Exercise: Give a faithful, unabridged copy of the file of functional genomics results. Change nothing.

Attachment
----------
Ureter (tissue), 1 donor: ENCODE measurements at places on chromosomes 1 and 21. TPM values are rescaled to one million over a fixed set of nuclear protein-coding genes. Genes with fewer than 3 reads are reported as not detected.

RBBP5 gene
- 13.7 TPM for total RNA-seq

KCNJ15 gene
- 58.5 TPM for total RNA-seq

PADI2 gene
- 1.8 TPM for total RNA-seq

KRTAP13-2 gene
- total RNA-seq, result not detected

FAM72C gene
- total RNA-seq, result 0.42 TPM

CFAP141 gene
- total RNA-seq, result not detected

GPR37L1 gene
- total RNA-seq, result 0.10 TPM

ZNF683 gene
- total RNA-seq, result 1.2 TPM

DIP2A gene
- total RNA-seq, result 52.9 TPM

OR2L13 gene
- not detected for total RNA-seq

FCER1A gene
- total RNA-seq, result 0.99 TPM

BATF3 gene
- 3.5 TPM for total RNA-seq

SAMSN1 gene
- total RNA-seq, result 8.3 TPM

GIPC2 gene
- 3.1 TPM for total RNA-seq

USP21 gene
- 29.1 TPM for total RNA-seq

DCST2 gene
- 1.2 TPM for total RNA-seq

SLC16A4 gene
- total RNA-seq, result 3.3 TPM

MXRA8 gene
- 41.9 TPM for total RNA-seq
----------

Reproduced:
Ureter (tissue), 1 donor: ENCODE measurements at places on chromosomes 1 and 21. TPM values are rescaled to one million over a fixed set of nuclear protein-coding genes. Genes with fewer than 3 reads are reported as not detected.

RBBP5 gene
- 13.7 TPM for total RNA-seq

KCNJ15 gene
- 58.5 TPM for total RNA-seq

PADI2 gene
- 1.8 TPM for total RNA-seq

KRTAP13-2 gene
- total RNA-seq, result not detected

FAM72C gene
- total RNA-seq, result 0.42 TPM

CFAP141 gene
- total RNA-seq, result not detected

GPR37L1 gene
- total RNA-seq, result 0.10 TPM

ZNF683 gene
- total RNA-seq, result 1.2 TPM

DIP2A gene
- total RNA-seq, result 52.9 TPM

OR2L13 gene
- not detected for total RNA-seq

FCER1A gene
- total RNA-seq, result 0.99 TPM

BATF3 gene
- 3.5 TPM for total RNA-seq

SAMSN1 gene
- total RNA-seq, result 8.3 TPM

GIPC2 gene
- 3.1 TPM for total RNA-seq

USP21 gene
- 29.1 TPM for total RNA-seq

DCST2 gene
- 1.2 TPM for total RNA-seq

SLC16A4 gene
- total RNA-seq, result 3.3 TPM

MXRA8 gene
- 41.9 TPM for total RNA-seq